IT IS counter-intuitive but the more I think about it the more I am convinced our problem is not lack of Faith but too much of it. Too much of a misdirected Faith, that is.
The Catholics among us run their lives according to the dictates of this Faith. They, we, have been programmed to run for recourse more to prayer than to reason in coping with the more daunting of life’s challenges.
I believe in prayer but not as the be-all and end-all of our problems. Some of our prayers are even downright unchristian.
When we pray to Sto. Niño to divert a typhoon away from us, we are in effect asking God that it hit other people instead. And when we thank God for diverting it, we are in effect also thanking God that it killed other people and destroyed their houses and crops instead. How insane is that?
Reason tells us we cannot solve the poverty of masses of Filipinos by waiting for Divine Providence’s answer to our prayers. We need to rely on the peaceful (violence not being a reasonable option) and concerted move of enlightened (by reason) citizens towards changing social structures that a few control for their exclusive benefit.
Reason should also tell us we cannot expect the Catholic hierarchy and clergy to be of any help in this endeavor because they are part of the political establishment that wants a status quo on the social structure that gives them effective control of people’s lives.
Guardians of our faith tell us to attend church services, avail of the sacraments, pray to Sto. Niño, the Virgin Mary and our patron saint. But the apostle James reasons out that Faith without works of mercy and compassion for the less fortunate is empty and a hypocrisy.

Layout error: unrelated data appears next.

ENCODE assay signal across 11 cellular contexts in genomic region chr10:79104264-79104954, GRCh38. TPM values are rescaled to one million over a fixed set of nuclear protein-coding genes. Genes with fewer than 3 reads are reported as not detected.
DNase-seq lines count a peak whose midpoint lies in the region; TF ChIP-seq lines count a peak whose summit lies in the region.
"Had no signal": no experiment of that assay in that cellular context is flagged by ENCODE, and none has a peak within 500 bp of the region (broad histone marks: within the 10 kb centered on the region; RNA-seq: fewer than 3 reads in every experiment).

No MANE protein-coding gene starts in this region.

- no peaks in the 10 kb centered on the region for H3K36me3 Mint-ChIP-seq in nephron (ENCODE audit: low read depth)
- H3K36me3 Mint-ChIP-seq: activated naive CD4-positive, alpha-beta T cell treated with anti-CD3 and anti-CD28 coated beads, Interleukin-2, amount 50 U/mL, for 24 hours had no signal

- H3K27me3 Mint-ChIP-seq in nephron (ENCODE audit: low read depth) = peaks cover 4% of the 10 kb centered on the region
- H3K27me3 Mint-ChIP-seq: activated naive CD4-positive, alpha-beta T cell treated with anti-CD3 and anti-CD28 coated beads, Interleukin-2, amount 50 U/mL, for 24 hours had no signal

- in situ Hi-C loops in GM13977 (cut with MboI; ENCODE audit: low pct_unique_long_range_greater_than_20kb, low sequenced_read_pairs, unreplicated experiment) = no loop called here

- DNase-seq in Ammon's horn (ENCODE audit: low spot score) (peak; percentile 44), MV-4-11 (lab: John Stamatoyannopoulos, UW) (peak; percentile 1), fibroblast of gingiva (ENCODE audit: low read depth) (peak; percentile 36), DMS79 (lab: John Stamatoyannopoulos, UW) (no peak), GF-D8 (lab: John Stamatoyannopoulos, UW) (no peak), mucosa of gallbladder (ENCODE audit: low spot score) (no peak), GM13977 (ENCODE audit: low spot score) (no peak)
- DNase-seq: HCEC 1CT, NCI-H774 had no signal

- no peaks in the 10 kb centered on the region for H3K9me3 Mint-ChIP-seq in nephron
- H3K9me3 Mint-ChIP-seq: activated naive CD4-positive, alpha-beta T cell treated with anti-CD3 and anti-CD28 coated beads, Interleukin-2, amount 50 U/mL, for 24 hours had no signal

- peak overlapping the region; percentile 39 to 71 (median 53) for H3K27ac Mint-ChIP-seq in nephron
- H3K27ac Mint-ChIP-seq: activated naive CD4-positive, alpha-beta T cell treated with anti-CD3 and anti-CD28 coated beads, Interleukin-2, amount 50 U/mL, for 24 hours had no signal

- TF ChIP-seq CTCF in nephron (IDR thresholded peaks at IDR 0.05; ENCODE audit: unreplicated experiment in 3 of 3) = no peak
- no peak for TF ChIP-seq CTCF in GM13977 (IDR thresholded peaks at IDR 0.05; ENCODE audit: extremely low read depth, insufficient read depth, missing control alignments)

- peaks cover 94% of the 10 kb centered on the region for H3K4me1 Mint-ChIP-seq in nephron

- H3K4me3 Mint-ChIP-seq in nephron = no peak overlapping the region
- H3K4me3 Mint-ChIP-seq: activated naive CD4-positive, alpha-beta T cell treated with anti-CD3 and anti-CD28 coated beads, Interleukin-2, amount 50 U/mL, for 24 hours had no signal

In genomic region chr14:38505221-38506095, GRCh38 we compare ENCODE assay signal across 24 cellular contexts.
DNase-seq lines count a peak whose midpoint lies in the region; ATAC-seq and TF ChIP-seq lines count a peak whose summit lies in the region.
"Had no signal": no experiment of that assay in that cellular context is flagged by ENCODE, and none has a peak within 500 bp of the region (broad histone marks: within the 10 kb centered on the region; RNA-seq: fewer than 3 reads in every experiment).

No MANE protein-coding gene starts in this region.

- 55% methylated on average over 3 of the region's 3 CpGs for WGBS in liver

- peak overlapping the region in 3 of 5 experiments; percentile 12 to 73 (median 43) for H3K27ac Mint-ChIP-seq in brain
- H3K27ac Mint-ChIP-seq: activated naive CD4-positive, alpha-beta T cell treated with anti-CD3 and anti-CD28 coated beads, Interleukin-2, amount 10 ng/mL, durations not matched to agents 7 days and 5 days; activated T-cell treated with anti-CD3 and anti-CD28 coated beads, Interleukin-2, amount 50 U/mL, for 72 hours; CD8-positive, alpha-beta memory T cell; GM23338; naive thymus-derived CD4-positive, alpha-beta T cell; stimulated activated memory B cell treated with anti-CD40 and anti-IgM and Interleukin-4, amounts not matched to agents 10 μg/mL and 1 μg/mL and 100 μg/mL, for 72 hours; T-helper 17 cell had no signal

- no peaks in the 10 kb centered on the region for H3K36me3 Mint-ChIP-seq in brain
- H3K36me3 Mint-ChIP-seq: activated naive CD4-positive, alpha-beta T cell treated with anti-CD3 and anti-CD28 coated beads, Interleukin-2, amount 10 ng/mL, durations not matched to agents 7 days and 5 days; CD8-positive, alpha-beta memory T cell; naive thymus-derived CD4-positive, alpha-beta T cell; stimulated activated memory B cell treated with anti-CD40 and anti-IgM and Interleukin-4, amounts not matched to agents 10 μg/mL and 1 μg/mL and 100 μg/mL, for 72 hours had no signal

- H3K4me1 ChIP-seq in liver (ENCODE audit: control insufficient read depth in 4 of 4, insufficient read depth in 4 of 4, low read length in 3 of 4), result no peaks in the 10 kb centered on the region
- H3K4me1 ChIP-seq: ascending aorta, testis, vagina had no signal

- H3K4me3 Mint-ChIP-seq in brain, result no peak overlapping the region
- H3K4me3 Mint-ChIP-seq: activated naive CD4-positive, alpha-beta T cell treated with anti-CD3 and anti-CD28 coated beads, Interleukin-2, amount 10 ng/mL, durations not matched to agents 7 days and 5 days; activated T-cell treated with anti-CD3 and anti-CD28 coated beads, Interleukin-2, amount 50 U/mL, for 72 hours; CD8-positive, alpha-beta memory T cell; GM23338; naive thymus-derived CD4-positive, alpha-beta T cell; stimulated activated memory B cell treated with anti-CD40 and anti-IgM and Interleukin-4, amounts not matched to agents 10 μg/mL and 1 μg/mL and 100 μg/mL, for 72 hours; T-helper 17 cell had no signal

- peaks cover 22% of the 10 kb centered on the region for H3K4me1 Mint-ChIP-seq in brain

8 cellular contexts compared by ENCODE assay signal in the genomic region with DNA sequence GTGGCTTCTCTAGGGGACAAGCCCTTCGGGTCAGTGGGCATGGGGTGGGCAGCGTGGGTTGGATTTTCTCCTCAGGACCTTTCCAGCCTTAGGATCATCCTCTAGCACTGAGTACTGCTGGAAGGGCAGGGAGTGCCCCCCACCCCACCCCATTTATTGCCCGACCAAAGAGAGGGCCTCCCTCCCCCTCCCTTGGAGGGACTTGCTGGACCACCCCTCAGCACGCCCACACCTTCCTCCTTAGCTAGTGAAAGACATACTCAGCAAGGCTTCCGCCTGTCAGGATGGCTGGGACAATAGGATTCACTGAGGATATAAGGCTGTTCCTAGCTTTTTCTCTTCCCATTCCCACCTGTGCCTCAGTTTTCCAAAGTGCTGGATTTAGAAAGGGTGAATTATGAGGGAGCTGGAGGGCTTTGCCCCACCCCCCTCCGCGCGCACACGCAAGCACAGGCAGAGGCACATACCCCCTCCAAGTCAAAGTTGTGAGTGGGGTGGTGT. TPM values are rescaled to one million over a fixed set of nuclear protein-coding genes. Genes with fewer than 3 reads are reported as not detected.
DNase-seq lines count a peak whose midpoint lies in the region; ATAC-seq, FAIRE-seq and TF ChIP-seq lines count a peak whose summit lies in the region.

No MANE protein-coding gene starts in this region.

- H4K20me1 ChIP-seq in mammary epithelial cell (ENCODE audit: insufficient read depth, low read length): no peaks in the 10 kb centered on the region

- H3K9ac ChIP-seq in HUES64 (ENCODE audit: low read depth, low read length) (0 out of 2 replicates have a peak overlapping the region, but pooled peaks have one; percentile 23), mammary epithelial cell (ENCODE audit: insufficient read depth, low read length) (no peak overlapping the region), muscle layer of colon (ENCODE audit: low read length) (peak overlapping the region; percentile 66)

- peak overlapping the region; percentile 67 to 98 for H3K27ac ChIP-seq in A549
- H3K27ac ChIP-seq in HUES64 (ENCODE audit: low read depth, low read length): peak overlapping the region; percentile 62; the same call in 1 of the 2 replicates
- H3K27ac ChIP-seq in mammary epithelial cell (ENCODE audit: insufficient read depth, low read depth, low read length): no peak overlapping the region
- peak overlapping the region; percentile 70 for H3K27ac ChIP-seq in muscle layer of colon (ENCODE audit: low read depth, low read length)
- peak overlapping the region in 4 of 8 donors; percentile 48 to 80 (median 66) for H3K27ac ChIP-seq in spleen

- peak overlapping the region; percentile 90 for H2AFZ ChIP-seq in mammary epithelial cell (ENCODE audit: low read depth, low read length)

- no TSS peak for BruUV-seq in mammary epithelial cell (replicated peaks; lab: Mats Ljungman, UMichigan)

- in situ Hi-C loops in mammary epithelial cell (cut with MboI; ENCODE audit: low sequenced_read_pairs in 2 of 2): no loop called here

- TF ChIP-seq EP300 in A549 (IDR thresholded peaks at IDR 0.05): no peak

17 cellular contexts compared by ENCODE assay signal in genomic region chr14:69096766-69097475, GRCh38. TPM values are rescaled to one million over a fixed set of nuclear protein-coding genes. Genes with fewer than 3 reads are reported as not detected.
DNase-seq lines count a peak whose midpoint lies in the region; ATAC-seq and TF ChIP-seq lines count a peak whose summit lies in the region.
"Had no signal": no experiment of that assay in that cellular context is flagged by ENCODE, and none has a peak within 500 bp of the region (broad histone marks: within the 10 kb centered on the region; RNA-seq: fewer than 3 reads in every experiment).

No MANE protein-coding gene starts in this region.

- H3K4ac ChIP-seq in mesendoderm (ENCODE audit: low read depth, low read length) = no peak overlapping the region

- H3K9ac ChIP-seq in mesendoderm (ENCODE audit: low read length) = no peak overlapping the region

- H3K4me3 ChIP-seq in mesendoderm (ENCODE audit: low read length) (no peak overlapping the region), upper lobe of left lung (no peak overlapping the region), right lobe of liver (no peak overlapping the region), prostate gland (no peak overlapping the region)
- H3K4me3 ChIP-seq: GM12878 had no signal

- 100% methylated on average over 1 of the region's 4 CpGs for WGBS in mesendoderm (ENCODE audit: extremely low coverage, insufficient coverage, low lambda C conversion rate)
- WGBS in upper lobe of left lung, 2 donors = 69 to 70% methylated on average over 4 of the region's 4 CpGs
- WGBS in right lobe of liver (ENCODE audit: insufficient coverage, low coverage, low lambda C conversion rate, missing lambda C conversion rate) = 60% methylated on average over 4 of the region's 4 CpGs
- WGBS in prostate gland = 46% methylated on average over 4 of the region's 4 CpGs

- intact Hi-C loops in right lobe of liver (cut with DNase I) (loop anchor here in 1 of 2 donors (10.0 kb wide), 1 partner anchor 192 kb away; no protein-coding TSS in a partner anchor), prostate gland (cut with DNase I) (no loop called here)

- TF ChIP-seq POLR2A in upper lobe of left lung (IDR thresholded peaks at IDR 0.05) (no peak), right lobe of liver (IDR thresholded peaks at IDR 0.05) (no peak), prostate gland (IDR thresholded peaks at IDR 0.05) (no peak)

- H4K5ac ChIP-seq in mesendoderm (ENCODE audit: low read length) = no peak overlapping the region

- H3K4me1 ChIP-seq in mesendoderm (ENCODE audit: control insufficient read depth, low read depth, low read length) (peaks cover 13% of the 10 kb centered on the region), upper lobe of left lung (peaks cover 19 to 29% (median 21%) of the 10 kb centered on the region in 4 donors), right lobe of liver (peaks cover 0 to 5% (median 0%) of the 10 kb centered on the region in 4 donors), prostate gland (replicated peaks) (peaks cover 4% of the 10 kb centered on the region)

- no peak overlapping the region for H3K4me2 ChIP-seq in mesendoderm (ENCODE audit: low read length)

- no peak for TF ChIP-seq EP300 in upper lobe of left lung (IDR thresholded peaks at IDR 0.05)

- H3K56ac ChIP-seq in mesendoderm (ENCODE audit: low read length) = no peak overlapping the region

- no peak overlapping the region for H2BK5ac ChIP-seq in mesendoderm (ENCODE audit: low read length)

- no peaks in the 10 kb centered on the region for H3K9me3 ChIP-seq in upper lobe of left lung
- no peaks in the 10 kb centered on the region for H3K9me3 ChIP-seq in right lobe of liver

(The deadly Inquisition was an act justified by Faith even as reason says we have freedom of thought and conscience. The recent excommunication of 26 priests in Tagum could only have come off a bishop’s blurred Faith. Reason says otherwise. Salvation is inclusive of the worst of sinners and these priests did not even commit a sin in marrying the women they love.)
Preparations for the celebration of 500 years of Christianity will be shifting into high gear this year. I am calling 2020 as the year of reason in the hope that bishops, clergy and faithful will listen to reason in their search for a fresh way of re-evangelizing the country.
We are in a dark stifling place after 500 years of Christianity and thus need re-evangelizing. Reason should ensure that we get on a road that leads to a humane, just and compassionate or, in short Christian, society. But first reason must tell us what was wrong with our Faith in the past.
Here’s wishing all and sundry a Faith-driven but reason-guided materially and spiritually prosperous New Year.